Despite the more traditional design to the coffee maker, you will be surprised at how ergonomic it is. It is easy to pick up. It is easy to pour. In normal situations, none of the coffee will leak out. You can really tell that this is a well-designed product.

The Making of the Vandola Coffee Brewer

The inventor of the Vandola has recruited several potters around the world, the vast majority of whom are based in Costa Rica, to create the coffee maker.

Each Vandola takes around a month to make from scratch. A good proportion of this time is dedicated to the drying of the clay it is constructed from. Due to the thickness of the clay, this takes an astonishing amount of time. By all accounts, only a small fraction of the Vandola coffee makers are able to get through the drying process due to the amount of time it takes.

One of the wonderful things about the Vandola is that each and every one of them is unique. This is due to the way in which they are crafted by hand. While there may be a small amount of overlap in the patterns that you see on the Vandola, each artisan is allowed to add their own touches. The result is a product that exudes both Colombian and Costa Rican style.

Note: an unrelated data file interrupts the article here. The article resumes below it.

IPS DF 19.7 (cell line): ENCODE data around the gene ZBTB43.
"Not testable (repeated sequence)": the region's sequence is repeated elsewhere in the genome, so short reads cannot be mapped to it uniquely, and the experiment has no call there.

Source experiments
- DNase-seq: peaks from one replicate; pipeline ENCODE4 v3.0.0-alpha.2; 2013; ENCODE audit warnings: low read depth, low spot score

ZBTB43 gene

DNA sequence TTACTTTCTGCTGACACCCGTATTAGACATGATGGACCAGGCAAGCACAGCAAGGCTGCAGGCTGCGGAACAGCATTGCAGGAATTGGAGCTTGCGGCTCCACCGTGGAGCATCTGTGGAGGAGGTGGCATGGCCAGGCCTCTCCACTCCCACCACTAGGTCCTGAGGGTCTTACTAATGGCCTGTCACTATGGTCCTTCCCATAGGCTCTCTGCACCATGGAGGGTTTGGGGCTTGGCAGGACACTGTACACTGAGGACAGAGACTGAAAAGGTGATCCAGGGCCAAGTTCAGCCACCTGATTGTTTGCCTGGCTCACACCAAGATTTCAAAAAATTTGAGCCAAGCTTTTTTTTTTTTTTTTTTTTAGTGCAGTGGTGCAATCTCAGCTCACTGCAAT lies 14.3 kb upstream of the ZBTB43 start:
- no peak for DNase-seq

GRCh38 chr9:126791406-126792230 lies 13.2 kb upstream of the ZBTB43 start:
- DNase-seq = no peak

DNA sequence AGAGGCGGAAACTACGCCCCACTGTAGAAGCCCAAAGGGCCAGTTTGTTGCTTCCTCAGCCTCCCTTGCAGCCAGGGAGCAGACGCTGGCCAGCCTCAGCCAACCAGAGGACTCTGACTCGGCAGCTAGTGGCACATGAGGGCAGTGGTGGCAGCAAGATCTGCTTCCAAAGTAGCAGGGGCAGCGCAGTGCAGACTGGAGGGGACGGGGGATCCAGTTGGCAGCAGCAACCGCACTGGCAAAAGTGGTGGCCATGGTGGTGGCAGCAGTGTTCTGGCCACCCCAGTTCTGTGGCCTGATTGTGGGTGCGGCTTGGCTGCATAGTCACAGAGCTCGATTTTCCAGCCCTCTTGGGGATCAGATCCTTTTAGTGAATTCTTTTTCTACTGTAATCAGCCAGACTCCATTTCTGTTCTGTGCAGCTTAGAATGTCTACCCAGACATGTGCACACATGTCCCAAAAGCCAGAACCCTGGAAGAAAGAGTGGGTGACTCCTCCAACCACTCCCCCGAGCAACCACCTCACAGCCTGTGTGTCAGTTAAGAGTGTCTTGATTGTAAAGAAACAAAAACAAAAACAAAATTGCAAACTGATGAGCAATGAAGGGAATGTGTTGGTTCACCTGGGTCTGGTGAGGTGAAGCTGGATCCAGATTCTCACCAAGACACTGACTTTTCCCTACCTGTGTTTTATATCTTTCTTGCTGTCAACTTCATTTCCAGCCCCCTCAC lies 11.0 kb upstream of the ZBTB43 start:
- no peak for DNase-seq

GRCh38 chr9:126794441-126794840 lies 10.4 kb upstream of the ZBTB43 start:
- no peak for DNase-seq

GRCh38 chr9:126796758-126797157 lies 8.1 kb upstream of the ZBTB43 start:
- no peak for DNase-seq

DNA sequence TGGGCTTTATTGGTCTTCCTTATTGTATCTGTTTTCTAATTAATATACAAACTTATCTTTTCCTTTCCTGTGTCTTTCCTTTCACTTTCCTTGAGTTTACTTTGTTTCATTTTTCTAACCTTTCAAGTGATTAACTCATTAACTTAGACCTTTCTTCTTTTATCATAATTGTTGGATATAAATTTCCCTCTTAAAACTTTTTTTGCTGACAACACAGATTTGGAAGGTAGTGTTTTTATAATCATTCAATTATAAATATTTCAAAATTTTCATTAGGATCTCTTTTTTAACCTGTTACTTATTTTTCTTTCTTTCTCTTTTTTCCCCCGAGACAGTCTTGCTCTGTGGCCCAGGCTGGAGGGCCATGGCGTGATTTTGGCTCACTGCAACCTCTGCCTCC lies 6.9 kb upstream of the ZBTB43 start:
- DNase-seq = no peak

It isn’t just the look of the Vandola that results from the handmade approach, though. There are slight variances in each and every Vandola. This impacts the taste ever so slightly.

This means that each Vandola produces a different cup of coffee. One of the real thrills of picking up a Vandola for the first time is that you need to experiment with it to get the perfect flavor for you.

Why the Coffee Brewer is Different